I guess I should talk about the movies then, because while the puzzle is and was fun (mostly), the movies were a part of this. As I mentioned before, I had “The Last of the Mohicans” on, then the extended special edition of “Dances with Wolves”. (Yes, there is a longer cut of the movie) I picked those two movies because, as I wrote in the memorial on my blog, I always associated two kinds of movies with my grandmother, and one of them was the big historical epics we got in the 1990s. “Dances with Wolves”, “The Last of the Mohicans”, “Braveheart”, that sort of thing.

(I listened to Braveheart’s soundtrack while writing that memorial, and I’m listening to it now as I write this. She loved that soundtrack and it’s easy to see why. It’s one of the finest movie soundtracks out there in my opinion, and probably the magnum opus of the late James Horner.)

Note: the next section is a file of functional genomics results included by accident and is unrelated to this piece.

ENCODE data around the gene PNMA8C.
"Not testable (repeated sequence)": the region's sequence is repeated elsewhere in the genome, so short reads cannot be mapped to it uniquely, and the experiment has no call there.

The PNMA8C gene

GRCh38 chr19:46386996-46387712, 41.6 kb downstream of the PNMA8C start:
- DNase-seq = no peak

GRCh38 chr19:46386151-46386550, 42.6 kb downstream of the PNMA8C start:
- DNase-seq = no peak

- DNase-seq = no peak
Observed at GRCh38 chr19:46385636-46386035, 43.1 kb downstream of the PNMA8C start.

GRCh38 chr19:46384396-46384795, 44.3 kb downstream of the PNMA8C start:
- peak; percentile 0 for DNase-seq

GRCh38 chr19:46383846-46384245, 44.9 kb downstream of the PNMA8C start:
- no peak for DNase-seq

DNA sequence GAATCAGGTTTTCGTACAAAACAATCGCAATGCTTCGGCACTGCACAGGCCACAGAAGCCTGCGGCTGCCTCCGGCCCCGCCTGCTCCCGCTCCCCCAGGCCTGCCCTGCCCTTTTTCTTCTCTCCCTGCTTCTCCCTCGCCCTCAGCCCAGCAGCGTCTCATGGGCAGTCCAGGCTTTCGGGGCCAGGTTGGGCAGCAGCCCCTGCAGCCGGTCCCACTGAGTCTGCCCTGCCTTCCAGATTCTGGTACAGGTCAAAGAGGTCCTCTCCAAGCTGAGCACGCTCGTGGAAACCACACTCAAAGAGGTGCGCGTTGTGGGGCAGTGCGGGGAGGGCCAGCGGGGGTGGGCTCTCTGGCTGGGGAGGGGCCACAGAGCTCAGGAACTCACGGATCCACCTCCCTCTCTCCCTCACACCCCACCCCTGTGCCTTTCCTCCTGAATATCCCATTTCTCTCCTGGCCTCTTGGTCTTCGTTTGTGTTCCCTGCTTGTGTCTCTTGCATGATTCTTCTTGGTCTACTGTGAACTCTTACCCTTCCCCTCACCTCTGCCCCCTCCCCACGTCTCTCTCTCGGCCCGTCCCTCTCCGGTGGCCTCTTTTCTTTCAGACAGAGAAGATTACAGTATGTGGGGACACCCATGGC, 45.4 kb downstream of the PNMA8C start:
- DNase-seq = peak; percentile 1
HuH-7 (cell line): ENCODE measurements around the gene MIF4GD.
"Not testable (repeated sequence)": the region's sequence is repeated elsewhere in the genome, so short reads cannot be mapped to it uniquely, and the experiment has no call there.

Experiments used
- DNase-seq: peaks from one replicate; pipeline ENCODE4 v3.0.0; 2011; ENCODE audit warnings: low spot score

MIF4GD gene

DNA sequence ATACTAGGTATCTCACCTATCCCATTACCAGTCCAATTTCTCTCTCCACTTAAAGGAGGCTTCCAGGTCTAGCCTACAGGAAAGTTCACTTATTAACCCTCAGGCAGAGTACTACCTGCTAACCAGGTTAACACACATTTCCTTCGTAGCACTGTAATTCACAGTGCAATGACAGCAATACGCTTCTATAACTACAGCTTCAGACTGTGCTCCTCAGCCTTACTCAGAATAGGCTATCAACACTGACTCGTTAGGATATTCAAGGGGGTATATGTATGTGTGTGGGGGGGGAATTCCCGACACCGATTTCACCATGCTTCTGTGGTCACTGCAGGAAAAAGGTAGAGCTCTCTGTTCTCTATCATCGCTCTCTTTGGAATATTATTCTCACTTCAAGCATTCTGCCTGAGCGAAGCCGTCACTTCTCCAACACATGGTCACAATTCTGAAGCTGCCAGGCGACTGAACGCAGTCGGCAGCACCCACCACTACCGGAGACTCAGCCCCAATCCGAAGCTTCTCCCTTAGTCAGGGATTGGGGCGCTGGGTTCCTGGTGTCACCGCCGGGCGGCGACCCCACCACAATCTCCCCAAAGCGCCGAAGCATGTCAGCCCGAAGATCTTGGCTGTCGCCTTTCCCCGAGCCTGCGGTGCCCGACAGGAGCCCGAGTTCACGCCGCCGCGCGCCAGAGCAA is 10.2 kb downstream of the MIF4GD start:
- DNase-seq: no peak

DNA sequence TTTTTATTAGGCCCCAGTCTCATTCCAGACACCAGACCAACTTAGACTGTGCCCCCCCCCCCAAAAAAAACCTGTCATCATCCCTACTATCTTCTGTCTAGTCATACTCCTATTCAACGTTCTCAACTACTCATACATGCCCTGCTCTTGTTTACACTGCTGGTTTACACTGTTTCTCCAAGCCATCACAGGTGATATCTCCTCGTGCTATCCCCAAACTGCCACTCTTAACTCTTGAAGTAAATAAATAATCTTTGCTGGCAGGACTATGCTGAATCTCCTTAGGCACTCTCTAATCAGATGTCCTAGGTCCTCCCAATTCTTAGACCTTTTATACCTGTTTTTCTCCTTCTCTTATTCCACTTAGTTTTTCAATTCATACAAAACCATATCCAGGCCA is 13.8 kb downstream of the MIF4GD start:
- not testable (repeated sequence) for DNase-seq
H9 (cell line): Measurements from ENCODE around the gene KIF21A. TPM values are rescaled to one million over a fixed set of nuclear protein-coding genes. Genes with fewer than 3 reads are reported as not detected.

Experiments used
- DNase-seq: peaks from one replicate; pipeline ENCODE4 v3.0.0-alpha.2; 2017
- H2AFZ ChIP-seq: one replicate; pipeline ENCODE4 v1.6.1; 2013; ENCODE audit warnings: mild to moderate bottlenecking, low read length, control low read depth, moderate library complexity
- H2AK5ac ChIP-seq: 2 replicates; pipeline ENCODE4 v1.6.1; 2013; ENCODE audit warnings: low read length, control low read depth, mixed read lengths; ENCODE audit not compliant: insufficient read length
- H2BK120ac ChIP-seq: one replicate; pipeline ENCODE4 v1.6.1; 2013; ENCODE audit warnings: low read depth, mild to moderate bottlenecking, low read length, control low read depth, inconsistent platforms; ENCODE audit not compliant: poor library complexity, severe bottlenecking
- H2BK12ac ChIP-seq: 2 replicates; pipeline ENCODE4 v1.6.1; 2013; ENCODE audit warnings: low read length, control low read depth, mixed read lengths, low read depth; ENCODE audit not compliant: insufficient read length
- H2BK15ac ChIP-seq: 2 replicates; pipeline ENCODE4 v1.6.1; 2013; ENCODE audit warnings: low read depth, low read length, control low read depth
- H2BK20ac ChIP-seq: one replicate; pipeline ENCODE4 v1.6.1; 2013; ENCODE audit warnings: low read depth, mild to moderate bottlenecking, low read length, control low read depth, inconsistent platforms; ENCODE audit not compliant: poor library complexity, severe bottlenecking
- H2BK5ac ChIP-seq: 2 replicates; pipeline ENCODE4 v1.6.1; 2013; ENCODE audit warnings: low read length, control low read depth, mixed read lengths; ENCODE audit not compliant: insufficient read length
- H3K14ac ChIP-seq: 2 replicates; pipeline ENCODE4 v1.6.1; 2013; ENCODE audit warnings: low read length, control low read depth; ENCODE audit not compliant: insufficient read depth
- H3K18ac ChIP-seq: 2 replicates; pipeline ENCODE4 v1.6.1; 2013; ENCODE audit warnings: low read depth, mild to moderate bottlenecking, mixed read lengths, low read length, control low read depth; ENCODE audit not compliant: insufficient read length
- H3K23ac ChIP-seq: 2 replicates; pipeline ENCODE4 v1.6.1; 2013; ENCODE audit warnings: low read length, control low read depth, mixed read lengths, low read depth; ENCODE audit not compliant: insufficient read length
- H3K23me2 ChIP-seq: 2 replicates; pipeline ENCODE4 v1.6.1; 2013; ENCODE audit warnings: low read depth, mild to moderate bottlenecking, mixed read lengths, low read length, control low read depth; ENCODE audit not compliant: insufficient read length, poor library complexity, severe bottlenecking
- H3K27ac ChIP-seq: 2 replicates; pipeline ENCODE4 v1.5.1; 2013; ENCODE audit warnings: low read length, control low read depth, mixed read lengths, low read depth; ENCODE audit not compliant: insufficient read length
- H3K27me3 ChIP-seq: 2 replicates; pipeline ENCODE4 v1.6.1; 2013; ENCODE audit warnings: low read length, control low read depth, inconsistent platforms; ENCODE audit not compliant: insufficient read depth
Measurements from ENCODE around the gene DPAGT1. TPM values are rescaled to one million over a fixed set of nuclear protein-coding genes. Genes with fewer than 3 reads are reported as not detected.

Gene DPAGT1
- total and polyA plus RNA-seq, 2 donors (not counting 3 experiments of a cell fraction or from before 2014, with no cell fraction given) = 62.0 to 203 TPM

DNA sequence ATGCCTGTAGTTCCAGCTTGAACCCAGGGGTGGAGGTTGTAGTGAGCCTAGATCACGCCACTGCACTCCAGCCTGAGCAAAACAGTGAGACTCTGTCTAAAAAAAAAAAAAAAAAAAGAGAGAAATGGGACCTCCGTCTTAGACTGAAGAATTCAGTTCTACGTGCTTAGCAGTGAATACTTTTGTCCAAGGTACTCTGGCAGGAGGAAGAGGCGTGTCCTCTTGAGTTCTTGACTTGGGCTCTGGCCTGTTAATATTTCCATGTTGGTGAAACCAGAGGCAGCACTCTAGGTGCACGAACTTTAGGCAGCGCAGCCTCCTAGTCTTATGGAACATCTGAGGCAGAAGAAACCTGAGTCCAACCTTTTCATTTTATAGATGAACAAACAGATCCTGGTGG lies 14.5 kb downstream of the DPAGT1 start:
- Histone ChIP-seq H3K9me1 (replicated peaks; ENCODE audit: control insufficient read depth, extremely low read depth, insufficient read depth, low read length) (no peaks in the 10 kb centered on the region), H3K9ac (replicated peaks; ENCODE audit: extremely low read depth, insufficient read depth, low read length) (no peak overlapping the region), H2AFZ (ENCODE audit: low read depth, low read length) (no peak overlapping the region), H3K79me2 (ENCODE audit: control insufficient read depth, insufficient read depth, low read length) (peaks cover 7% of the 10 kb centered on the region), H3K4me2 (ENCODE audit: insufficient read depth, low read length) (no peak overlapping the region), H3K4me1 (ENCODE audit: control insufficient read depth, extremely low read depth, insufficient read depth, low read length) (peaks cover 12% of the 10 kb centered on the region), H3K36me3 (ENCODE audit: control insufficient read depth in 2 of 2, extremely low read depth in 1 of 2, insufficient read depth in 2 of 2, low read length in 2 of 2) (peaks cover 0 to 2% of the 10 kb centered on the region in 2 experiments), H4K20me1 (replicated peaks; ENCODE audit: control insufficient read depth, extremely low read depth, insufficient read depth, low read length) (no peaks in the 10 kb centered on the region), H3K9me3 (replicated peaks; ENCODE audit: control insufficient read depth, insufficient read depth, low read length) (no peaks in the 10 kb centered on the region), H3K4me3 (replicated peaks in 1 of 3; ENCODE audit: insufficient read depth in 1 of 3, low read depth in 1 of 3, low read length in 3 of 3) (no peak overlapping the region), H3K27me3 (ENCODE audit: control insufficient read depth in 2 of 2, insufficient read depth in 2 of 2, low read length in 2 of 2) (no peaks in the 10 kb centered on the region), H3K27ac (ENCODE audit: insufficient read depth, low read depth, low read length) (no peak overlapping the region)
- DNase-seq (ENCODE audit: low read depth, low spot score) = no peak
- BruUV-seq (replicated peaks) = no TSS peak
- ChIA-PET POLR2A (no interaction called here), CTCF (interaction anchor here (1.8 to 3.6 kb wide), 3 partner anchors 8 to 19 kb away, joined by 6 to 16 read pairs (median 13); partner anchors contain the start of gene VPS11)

I like “The Last of the Mohicans”, even if it’s a contrast to the rest of the director’s work. Michael Mann usually does urban crime dramas like “Thief”, “Manhunter”, “Heat”, Collateral”, that Miami Vice film we don’t talk about, etc., so seeing him doing a historical epic set before the Revolutionary War is weird. It’s like if Martin Scorsese did a Victorian-era romance. (And yes, I know that film does exist. “The Age of Innocence”, for the curious.) Mom doesn’t care much for the movie, but I like it. It has a good atmosphere to it, which is helped by the director’s attention to detail. There’s some beautiful cinematography and landscapes in the film, including a shot with a bridge over a river and its reflection is perfectly mirrored, probably one of the most beautiful and picturesque shots I’ve seen in anything. And the music’s your standard historical epic fare, little repetitive in the motifs but still quite good, though a little forgettable compared to “Dances with Wolves” and “Braveheart” and (although it’s not from the 1990s) “Gladiator”. It’s a solid film, maybe not the most memorable of the 90’s historical epics, but still enjoyable.